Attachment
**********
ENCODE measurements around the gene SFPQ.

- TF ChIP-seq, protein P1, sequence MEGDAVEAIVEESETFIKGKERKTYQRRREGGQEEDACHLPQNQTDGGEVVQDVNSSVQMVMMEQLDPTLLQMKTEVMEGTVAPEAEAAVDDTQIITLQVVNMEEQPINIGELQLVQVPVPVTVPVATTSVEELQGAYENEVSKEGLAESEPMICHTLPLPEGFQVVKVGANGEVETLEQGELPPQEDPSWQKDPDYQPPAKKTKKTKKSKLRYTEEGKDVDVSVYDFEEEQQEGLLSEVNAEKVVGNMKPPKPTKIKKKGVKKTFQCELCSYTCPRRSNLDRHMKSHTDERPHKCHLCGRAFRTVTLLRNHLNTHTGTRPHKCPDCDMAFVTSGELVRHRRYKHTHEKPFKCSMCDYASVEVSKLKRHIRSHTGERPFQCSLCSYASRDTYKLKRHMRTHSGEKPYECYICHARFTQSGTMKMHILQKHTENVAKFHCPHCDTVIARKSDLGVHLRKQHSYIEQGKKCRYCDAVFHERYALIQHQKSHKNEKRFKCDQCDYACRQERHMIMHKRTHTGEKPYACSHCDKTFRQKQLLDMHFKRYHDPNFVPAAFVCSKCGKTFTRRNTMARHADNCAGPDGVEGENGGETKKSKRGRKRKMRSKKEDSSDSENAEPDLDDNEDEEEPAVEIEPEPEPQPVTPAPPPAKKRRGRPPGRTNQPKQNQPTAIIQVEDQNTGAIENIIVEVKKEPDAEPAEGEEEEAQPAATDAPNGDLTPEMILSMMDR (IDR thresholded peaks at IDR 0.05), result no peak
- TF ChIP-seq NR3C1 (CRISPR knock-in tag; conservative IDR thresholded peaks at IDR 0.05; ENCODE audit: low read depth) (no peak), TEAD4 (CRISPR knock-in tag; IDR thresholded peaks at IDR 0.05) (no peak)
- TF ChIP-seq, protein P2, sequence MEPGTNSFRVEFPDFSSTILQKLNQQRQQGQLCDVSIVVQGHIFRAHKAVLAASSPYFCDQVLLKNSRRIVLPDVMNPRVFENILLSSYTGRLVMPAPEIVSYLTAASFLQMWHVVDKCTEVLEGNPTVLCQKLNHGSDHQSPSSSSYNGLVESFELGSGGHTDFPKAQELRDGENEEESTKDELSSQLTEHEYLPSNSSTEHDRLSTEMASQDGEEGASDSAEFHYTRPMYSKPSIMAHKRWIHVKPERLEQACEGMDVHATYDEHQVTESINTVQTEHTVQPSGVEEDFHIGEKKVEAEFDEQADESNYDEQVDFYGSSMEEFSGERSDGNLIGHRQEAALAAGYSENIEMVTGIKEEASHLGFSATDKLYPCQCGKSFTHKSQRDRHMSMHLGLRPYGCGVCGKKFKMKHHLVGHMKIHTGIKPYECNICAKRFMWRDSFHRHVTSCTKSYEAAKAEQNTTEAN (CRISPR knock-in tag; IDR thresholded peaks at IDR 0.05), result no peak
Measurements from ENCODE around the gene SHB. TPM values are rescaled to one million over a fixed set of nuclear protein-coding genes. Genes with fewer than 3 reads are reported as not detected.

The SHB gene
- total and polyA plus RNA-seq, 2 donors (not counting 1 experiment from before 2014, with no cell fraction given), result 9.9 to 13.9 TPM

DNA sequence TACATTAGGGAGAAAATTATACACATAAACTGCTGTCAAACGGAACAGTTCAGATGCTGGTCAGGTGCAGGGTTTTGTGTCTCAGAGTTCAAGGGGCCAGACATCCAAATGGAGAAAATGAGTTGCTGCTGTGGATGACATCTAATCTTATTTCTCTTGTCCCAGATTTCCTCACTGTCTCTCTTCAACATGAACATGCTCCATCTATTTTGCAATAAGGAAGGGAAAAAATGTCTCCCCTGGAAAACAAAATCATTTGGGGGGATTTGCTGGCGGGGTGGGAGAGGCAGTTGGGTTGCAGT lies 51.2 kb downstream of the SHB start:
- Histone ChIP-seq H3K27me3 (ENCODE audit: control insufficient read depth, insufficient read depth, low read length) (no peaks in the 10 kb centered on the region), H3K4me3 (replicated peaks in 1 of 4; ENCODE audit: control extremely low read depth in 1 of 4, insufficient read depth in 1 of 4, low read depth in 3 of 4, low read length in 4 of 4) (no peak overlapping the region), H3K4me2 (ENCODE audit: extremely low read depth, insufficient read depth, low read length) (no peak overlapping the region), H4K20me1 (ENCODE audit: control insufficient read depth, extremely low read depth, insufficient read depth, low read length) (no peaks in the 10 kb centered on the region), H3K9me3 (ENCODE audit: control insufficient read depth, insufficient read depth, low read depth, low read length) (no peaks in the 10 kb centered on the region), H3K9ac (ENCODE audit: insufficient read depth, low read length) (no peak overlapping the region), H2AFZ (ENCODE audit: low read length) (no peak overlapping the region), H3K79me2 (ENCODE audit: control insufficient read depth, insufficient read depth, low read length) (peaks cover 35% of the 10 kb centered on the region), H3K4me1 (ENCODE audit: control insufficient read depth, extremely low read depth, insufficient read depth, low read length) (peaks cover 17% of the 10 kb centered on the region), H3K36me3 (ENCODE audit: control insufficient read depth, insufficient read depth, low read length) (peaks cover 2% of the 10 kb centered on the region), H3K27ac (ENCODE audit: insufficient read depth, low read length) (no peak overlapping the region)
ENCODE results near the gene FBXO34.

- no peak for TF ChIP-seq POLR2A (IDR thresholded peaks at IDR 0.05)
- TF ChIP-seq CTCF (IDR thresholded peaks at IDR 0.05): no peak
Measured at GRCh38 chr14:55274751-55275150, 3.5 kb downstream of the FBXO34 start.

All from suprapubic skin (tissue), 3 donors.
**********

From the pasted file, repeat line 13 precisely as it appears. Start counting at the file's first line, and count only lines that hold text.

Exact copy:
Measured at GRCh38 chr14:55274751-55275150, 3.5 kb downstream of the FBXO34 start.